This post is now closed. Please use the ‘General Discussion’ page instead.
This entry was posted on Tuesday, February 17th, 2009 at 5:00 am and is filed under Archive.
You can follow any responses to this entry through the RSS 2.0 feed.
Both comments and pings are currently closed.
Nobody else apart from me and Rishi using the SB CC? Whatever. As well as grids for the SB CC I now also have those grids in Compiler Utility format. I’m working on repeating the exercise for Crossword Writer, but I’m not rushing as it’s a bit painful switching backwards and forwards between windows to verify the work as CW uses a large window that doesn’t resize and my screen is only laptop sized.
I find generally all this site helpful. I am pleased to see that even the best solvers debate and argue about the clues. I must have been living on another planet because many times I have solved crosswords and walked away mumbling that the setter should stop trying to be so convoluted. A good clue is almost always the simplest and yet taxes the brain to solve. Many times the setter seems to be child like in trying to be too smart by half and ending up with a totally twisted clue that only the setter can understand. Just my opinion!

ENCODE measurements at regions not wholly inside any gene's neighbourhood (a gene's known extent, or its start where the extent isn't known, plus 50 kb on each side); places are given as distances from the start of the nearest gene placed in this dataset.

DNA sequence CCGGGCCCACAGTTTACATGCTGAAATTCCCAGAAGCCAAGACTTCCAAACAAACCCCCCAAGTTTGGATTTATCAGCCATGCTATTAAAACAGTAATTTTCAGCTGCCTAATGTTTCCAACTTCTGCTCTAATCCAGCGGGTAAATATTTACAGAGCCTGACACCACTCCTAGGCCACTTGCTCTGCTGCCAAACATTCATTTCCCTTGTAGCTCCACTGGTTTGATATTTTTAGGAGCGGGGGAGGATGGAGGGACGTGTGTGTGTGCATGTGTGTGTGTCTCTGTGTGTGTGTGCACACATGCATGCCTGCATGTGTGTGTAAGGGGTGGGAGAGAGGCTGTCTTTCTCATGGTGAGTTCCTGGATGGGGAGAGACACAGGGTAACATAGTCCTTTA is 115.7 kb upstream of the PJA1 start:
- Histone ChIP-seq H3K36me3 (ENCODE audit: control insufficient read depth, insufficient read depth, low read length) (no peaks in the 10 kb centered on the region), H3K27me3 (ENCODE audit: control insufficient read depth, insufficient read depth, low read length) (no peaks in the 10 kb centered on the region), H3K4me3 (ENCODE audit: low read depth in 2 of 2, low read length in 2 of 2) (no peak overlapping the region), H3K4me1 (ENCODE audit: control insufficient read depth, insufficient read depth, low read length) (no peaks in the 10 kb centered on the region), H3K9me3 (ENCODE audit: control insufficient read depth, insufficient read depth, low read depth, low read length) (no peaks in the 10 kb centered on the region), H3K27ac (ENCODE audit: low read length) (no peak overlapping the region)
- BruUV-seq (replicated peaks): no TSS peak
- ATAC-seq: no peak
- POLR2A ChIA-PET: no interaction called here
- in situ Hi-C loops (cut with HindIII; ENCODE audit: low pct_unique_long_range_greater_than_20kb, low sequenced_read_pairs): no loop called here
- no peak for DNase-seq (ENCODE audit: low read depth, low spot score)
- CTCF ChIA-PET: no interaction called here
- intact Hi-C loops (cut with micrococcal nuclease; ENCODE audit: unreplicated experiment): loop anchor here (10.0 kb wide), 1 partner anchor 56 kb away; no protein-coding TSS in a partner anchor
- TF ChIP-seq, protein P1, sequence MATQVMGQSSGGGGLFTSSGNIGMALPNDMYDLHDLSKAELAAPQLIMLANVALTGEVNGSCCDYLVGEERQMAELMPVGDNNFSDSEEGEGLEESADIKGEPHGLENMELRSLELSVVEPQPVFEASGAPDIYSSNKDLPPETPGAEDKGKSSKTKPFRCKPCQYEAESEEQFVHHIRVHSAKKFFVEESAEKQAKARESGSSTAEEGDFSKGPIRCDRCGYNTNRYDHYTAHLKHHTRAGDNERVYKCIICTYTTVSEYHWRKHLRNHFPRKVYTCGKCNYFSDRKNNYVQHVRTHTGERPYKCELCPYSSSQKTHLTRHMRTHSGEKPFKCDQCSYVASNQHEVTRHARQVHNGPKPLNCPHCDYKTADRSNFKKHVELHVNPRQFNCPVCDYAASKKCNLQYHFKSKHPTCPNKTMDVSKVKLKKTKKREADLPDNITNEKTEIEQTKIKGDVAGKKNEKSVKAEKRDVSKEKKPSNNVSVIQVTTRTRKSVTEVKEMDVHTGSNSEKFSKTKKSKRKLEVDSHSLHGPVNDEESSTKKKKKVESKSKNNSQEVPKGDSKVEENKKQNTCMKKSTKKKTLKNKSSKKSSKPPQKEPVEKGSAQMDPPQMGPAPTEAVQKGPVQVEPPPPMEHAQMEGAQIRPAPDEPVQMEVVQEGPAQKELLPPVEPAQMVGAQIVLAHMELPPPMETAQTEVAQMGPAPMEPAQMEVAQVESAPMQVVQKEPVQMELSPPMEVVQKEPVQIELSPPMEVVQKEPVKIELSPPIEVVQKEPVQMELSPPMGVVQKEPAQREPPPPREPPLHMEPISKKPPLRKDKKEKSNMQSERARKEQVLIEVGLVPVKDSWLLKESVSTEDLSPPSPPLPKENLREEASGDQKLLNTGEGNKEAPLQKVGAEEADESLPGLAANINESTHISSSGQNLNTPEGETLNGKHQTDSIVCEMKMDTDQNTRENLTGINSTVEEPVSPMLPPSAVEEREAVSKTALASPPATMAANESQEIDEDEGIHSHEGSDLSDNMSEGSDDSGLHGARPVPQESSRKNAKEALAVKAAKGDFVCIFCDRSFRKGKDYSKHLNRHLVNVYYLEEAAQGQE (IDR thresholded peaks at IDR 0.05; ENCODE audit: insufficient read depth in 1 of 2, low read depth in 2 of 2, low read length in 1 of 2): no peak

Harry – “A good clue is almost always the simplest and yet taxes the brain to solve.” I don’t think you’ll find anyone here disagreeing with you on that. Convoluted clues are always less satisfying, unless they’re really, really clever.
Just had a look at Cryptica and seen there’s another good showing from the fifteensquared faithful in the clue-writing comp this week. Good efforts all round and particularly well done Geoff – a thoroughly deserving gold winner.
Steven – if you will permit an asymmetrical grid I suppose the hypothetical limit would be 2 to the power of 225, which I reckon to be about 50,391,989,330,000,000,000,000,000,000,000,000,000,000,000,000,000,000,000,000,000,000,000, give or take a zillion.
Of course that would include huge numbers of practically unusable grids such as those only allowing one-letter words.
I can’t quite work out the math for calculating the number of symmetrical grids, but it would be a much smaller number because the usual kind of symmetrical grid is effectively one smaller grid repeated four times (plus the central column and row in a 15×15 configuration). It might be 2 to the power of 49 (for the repeated 7×7 grid), plus 2 to the power of 15 (for the central column), plus 2 to the power of 14 (for the central row), but I’m not 100% sure of that.